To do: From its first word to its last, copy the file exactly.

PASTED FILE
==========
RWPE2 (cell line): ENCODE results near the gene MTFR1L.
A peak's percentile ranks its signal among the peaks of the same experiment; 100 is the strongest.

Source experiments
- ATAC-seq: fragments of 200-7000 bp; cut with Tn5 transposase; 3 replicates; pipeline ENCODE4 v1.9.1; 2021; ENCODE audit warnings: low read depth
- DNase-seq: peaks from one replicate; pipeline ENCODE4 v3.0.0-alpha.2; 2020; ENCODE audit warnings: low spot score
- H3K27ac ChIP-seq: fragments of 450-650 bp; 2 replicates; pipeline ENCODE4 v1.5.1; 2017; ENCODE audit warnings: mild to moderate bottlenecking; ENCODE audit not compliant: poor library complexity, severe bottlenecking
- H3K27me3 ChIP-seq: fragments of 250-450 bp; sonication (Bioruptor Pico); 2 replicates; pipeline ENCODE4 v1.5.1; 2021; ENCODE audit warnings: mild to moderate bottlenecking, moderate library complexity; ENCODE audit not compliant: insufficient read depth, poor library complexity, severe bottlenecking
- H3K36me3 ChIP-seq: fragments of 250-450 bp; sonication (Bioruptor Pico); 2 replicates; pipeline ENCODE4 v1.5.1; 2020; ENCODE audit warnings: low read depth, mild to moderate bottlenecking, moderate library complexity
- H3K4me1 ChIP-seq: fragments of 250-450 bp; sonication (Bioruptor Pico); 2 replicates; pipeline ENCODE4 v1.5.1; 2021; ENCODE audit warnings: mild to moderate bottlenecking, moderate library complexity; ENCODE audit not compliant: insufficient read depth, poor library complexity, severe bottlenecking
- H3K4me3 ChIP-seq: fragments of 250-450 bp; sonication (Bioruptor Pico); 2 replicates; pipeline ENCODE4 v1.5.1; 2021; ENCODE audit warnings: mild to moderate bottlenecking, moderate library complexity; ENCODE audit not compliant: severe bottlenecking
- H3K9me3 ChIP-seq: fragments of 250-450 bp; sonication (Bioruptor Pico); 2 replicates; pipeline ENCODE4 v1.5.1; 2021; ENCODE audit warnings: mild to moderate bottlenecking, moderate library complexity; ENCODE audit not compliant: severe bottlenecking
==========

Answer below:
RWPE2 (cell line): ENCODE results near the gene MTFR1L.
A peak's percentile ranks its signal among the peaks of the same experiment; 100 is the strongest.

Source experiments
- ATAC-seq: fragments of 200-7000 bp; cut with Tn5 transposase; 3 replicates; pipeline ENCODE4 v1.9.1; 2021; ENCODE audit warnings: low read depth
- DNase-seq: peaks from one replicate; pipeline ENCODE4 v3.0.0-alpha.2; 2020; ENCODE audit warnings: low spot score
- H3K27ac ChIP-seq: fragments of 450-650 bp; 2 replicates; pipeline ENCODE4 v1.5.1; 2017; ENCODE audit warnings: mild to moderate bottlenecking; ENCODE audit not compliant: poor library complexity, severe bottlenecking
- H3K27me3 ChIP-seq: fragments of 250-450 bp; sonication (Bioruptor Pico); 2 replicates; pipeline ENCODE4 v1.5.1; 2021; ENCODE audit warnings: mild to moderate bottlenecking, moderate library complexity; ENCODE audit not compliant: insufficient read depth, poor library complexity, severe bottlenecking
- H3K36me3 ChIP-seq: fragments of 250-450 bp; sonication (Bioruptor Pico); 2 replicates; pipeline ENCODE4 v1.5.1; 2020; ENCODE audit warnings: low read depth, mild to moderate bottlenecking, moderate library complexity
- H3K4me1 ChIP-seq: fragments of 250-450 bp; sonication (Bioruptor Pico); 2 replicates; pipeline ENCODE4 v1.5.1; 2021; ENCODE audit warnings: mild to moderate bottlenecking, moderate library complexity; ENCODE audit not compliant: insufficient read depth, poor library complexity, severe bottlenecking
- H3K4me3 ChIP-seq: fragments of 250-450 bp; sonication (Bioruptor Pico); 2 replicates; pipeline ENCODE4 v1.5.1; 2021; ENCODE audit warnings: mild to moderate bottlenecking, moderate library complexity; ENCODE audit not compliant: severe bottlenecking
- H3K9me3 ChIP-seq: fragments of 250-450 bp; sonication (Bioruptor Pico); 2 replicates; pipeline ENCODE4 v1.5.1; 2021; ENCODE audit warnings: mild to moderate bottlenecking, moderate library complexity; ENCODE audit not compliant: severe bottlenecking